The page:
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Chapter 6

PSY309 - Chapter 6 notes

40 Pages

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John Kloppenbord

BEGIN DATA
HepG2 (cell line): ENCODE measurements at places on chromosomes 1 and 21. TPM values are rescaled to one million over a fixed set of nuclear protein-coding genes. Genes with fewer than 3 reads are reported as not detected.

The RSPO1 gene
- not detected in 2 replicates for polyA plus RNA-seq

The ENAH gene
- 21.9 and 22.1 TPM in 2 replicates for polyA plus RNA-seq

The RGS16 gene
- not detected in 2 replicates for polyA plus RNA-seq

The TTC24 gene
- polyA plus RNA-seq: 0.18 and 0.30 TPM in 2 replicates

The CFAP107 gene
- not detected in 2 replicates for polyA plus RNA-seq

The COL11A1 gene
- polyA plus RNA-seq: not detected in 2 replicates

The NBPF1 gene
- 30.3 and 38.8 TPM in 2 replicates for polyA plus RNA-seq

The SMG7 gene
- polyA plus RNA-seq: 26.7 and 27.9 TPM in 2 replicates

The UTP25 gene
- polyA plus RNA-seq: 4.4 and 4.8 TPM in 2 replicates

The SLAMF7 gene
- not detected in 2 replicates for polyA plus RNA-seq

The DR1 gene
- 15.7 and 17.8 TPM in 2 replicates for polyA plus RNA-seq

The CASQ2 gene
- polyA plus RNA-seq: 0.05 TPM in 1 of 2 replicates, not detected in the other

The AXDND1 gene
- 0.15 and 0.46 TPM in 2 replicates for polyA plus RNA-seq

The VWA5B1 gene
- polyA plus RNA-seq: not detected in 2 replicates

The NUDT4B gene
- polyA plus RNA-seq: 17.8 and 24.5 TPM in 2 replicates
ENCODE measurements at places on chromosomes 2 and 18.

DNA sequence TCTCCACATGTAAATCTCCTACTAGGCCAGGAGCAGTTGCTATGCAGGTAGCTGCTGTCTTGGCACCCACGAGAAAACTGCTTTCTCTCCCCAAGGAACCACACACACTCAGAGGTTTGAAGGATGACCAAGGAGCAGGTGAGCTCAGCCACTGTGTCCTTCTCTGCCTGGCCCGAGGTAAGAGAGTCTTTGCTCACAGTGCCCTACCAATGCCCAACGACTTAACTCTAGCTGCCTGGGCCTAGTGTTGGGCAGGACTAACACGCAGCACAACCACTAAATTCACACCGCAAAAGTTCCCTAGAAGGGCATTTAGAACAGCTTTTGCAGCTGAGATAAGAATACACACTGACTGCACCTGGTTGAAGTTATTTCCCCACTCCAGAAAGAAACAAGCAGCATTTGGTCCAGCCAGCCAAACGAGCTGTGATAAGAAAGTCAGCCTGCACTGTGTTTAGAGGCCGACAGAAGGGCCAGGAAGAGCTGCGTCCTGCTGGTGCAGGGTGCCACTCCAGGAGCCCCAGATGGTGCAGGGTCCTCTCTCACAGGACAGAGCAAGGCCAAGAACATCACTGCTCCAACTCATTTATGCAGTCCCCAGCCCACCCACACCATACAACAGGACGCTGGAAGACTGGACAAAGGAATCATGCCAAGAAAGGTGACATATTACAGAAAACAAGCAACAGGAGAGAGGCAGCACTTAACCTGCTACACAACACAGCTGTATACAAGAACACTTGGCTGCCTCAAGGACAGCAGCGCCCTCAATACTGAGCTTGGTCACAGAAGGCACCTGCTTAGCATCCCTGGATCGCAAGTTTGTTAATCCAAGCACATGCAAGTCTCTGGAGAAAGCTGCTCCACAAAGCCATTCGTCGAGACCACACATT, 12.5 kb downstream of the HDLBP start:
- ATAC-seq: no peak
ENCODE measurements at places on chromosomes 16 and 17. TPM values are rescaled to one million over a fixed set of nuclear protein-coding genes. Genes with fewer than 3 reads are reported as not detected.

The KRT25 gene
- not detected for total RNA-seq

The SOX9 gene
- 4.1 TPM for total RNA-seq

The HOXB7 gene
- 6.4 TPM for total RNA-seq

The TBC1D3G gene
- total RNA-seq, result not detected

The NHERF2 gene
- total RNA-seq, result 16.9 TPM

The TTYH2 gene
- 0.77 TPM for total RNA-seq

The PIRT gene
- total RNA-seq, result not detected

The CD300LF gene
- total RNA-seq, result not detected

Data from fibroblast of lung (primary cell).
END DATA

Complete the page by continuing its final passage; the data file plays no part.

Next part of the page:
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CHAPTER 6 OBSERVERVING BEHAVIOUR Quantitative and Qualitative Approaches. - Observational methods can be classified either as quantitative or qualitative. - Qualitative research focuses on people behaving in natural settings and describing their world in their own words. Qualitative researchers generally collect in depth information on relatively small samples. Quantitative research based upon statistical analysis of data - Quantitative research tends to focus on specific behaviours that can be easily quantified. Quantitative investigations generally include large samples. Qualitative conclusions are based on interpretations drawn by investigator. - Example: one is interested in describing the ways teenagers think. Quantitative approach would be to develop a questionnaire and to assign numbers to the answers and to perform a quantitative statistical analysis. Qualitative approach: one may conduct a series of focus groups in which you gather together groups of 8-10 teenagers and engage them in a discussion about their perceptions with the world of work. A qualitative description of the findings would focus on the themes that emerge from the discussions and the manner in which the teenagers viewed the issues. - Both approaches are valuable and provide us with different ways of understanding behaviour. Naturalistic observation - Sometimes called a field work or simply field observation. In a naturalistic observation study the researcher makes observations, is a study in which a researcher makes observations in a particular natural setting over an extended period of time using a variety of techniques to collect information. - This approach is used in anthropology and the study of animal behaviour and is currently widely used in the social sciences to study many phenomena in all types of settings. - A researcher uses naturalistic observation when he or she wants to describe and understand how people in a social or cultural setting live, work and experience the setting. Example: if u want to know about bars as a social setting, you need to visit one or more bars over an extended period of time to talk to people observe interactions and become accepted as a regular. Description and interpretation of Data - Naturalistic observation demands that researchers immerse themselves in the situation. The researchers observer everything – the setting, the patterns of personal relationships and so on. - Goal is to provide a complete and accurate picture rather than to test hypotheses formed prior to the study. To do this the field researcher must have detailed field notes, where they write everything that happened. - Field researchers employ many methods such as, observing people and events, interviewing, talking to people about their lives, and examining documents produced in the settings. Also use audio video recordings. - The researcher’s first goal is to describe the setting, events and persons observed. Then they analyze what they observed. The final report is usually organized around the structure developed by the researcher. - A good observation report will support the analysis by using multiple confirmations - Data in naturalistic observation studies are mostly qualitative in nature as they are more of descriptions of the observations themselves rather than quantitative statistical summaries. Issues in naturalistic observation Participation and concealment: issue of whether the researcher chooses to be a participant or non participant in the social setting and whether to conceal his or her purposes from the other people in the setting. A nonparticipant observer is an outsider who does not become an active part of the setting and participant behaviour assumes an active insider role. A potential problem with participant observation is that observer may lose the objectivity necessary to conduct scientific observation. Concealed observation is less reactive than no concealed observation because people are not aware that their behaviours are being observed and recorded. Non participant observers are also not concealed when they gain permission to hang out in a setting or use interview techniques to gather information. Defining the scope of the observation: a researcher employing naturalistic observation may want to study everything about a setting. And since this is not possible the researchers often limit the scope of their observations to behaviours that are relevant to the issues of study. For example a researcher instated in settings such as car dealership, they might only focus on sales techniques and ignore things like management practises. Limits of naturalistic observation: cannot be used in all situations. Approach mainly useful when investigating complex social settings. Field research can also be very difficult because the data collection cannot always be scheduled at a convenient time and place. It is very time consuming, placing a field researcher in an unfamiliar setting for extended periods. There is an ever changing pattern of events, some important and some unimportant, the researcher must record them all and remain flexible in order to adjust to them as research progresses. Process of analysis that follows the completion of research is also not simple. Researcher repeatedly sort through the data to develop the hypothesis to explain the data. If some of the observations are not consistent the researcher does more analysis. Negative case analysis which is an observation that does not fit the explanatory structure given by the researcher. When a researcher finds one he or she revises the hypothesis and examines all the data to make sure it’s c
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